Every time we talked about going to Danang, that riff from “Good Morning Vietnam” ran through my mind. I mentioned it to someone in our group and they said, “I don’t think you should say that too loudly.”
Oh, come on, a Robin Williams joke offensive?
Still, it was a quiet ride out of Hue that morning as we headed south toward Danang along the coast. Perhaps it was the early morning? Perhaps it was more than a week of travel? Perhaps we were just pooped?
To get to Danang we had to pass over Hai Van Pass, a somewhat treacherous stretch of highway that switchbacked up the mountain, reminiscent of Highway 50 into Lake Tahoe. We could have taken the new tunnel, opened in the past year and built with lots of foreign money, but that meant no view and no stop at the top of the pass.
I was glad of one thing – I sat on the right side of the bus which meant, for the most part, I was closest to the hillside. Oh, I could see the view just fine. But perhaps it’s my job as a journalist or perhaps it’s my fear of heights – well, fear of falling from heights – but I kept picturing the bus careening down the hillside into the rock-strewn valleys. It made me think of the people who were on the C-5 that crashed during the babylift, how many died when their heads cracked against the ceiling when the plane hit the ground. I imagined our heads hitting the top of the bus as it came to a rest off the side of the road, hidden behind the trees, one tourist bus lost forever . . .
Yeah, maybe it’s my occupation.
The pass did have spectacular views of wide beaches, green mountains and blue seas. It was a bit hazy at the top, but you could see how magnificent it might have been during pristine days right after a rain, for example. Apparently, decades ago it was densely forested, but the Americans cut down most of the trees during the war. I tried to picture the soldiers then, climbing this pass on foot or by jeep. The roadway had been quite narrow before the war, but the Americans widened it to accommodate their vehicles. It’s still just wide enough for two vehicles.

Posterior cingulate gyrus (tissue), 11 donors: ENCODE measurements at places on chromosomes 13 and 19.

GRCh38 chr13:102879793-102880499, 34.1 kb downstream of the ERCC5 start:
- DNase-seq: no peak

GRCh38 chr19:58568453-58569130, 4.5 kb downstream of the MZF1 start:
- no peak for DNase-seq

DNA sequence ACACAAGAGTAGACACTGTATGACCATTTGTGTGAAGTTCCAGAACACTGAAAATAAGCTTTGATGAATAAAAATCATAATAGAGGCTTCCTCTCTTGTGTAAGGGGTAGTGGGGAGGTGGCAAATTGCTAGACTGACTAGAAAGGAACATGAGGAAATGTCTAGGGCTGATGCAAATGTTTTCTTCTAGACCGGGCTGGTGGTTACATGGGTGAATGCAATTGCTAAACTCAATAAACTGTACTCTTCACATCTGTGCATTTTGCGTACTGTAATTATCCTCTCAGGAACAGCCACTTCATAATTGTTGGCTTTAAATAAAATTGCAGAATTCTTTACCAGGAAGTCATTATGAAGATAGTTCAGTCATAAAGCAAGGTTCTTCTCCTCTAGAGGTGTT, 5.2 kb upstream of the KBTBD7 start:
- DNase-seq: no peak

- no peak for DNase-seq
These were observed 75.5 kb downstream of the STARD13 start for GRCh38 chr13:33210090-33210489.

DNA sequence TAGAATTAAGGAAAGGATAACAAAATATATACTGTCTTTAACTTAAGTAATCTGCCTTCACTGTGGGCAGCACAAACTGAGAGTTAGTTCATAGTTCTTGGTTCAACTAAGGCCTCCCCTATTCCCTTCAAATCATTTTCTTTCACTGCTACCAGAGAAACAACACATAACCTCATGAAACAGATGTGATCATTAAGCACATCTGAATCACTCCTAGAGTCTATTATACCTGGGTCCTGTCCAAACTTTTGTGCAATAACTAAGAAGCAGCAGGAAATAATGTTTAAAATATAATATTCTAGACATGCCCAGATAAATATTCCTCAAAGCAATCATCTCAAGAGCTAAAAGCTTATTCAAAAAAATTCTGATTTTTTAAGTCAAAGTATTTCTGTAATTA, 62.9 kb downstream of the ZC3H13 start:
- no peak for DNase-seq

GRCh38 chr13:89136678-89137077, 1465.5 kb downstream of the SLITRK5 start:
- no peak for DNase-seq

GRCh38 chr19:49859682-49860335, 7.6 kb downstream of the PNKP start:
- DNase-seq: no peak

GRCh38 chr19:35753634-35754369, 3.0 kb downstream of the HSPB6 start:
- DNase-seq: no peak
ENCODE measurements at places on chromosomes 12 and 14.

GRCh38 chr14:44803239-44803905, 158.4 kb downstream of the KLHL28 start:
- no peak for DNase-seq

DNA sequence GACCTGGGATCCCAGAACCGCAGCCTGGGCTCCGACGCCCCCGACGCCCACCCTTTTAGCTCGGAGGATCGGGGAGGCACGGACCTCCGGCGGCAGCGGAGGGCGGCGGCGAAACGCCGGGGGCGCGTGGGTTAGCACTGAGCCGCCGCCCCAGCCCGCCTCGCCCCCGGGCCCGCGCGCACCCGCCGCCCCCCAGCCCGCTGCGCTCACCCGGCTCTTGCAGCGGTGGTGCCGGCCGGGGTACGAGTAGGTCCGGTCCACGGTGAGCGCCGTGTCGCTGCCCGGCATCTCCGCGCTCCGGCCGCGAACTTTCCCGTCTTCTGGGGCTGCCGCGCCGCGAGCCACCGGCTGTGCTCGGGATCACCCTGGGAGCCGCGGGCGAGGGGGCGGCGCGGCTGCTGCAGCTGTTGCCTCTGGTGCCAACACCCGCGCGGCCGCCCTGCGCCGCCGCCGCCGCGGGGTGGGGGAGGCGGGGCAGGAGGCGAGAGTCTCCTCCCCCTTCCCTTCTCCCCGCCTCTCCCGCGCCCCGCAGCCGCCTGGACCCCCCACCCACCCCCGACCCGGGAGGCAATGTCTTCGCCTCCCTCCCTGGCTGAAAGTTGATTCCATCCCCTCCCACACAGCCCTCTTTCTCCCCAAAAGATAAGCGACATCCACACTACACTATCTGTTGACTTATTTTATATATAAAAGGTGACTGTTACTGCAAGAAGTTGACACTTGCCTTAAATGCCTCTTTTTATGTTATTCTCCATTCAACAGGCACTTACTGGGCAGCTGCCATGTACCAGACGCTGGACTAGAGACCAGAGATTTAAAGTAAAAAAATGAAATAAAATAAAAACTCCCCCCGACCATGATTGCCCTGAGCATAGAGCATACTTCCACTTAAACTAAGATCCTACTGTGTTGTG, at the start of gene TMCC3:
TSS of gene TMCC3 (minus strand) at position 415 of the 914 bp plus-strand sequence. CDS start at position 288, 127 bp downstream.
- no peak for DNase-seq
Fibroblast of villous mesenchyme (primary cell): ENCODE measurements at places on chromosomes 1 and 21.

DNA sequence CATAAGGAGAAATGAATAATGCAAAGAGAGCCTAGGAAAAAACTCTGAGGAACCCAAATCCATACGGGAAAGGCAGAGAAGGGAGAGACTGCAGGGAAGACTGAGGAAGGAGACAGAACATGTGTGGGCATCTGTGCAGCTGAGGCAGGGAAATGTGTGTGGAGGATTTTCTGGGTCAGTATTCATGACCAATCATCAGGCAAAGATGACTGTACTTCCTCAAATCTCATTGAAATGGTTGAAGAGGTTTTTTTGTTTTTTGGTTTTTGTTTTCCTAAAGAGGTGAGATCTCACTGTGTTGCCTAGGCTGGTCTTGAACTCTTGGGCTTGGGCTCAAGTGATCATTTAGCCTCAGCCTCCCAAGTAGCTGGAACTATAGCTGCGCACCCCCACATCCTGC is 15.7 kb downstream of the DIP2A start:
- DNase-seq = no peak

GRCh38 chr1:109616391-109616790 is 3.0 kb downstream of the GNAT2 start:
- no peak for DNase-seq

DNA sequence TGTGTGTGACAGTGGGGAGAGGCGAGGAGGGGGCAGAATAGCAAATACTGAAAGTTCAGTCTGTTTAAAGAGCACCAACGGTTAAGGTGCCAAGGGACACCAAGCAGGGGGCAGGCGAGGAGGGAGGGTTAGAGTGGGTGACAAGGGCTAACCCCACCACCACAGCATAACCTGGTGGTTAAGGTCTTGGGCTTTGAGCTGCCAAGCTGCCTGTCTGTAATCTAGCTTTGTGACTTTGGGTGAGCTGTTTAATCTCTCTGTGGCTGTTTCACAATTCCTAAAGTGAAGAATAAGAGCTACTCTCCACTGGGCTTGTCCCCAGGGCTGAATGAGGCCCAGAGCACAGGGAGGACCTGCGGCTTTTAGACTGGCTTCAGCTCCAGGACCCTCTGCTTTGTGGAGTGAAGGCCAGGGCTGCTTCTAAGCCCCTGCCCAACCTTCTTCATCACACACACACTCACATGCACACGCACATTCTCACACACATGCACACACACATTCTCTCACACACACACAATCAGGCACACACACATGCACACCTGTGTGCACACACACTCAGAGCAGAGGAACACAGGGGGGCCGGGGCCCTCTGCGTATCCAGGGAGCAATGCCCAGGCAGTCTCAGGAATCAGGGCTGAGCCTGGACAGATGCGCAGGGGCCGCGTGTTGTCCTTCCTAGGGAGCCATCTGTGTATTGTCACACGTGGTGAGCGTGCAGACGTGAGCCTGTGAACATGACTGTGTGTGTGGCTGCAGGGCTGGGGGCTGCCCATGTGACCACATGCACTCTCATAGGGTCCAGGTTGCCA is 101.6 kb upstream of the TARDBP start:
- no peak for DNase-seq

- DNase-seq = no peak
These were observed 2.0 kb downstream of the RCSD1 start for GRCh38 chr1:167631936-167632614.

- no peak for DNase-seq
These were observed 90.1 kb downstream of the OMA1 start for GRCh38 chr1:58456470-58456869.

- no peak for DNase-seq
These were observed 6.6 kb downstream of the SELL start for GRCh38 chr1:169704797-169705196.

We stopped at the top of the pass for the requisite climb-round the bunkers. A French fort initially stood at the top of the pass and both the Americans and South Vietnamese used these bunkers during the war.
My inner mountain goat came out during the visit. I’m not sure where the burst of energy came from, although perhaps it was my eager desire to get away from the souvenir hawkers who accosted us the second we started down the stairs of the bus and followed us around, literally nipping at our heels, for most of the time we were there. I just started speeding up the pathways to one bunker after another, higher and higher, leaving the hawkers behind.
I found a gravesite up there, past the bunkers, a decorated mausoleum of white cement and pink paint built on a steep side of the hill overlooking both the city of Hue to the north and the city of Danang to the south. I don’t know if this was a person of significance, whoever was in the casket, but they did have a great view.
The trip down the mountain took a matter of seconds, it seemed. One moment we were in the hills, the next pass along a peninsula with a lagoon on one side and the ocean on the other. The humidity went up as we drove down, a distinct climatic separation between north and south Vietnam.
Wide-open beaches greeted us. The sand was white and essentially deserted. As someone who grew up in Newport Beach fighting to get parking spaces on the Peninsula on days like this, it astounded me that no one was on the sand, much less in the water. People were around the town, school kids riding on their bicycles, women in shops. But no one at the beach.
Pretty strange. I had to wonder as we headed toward Danang what kept people from swimming. I never got an answer.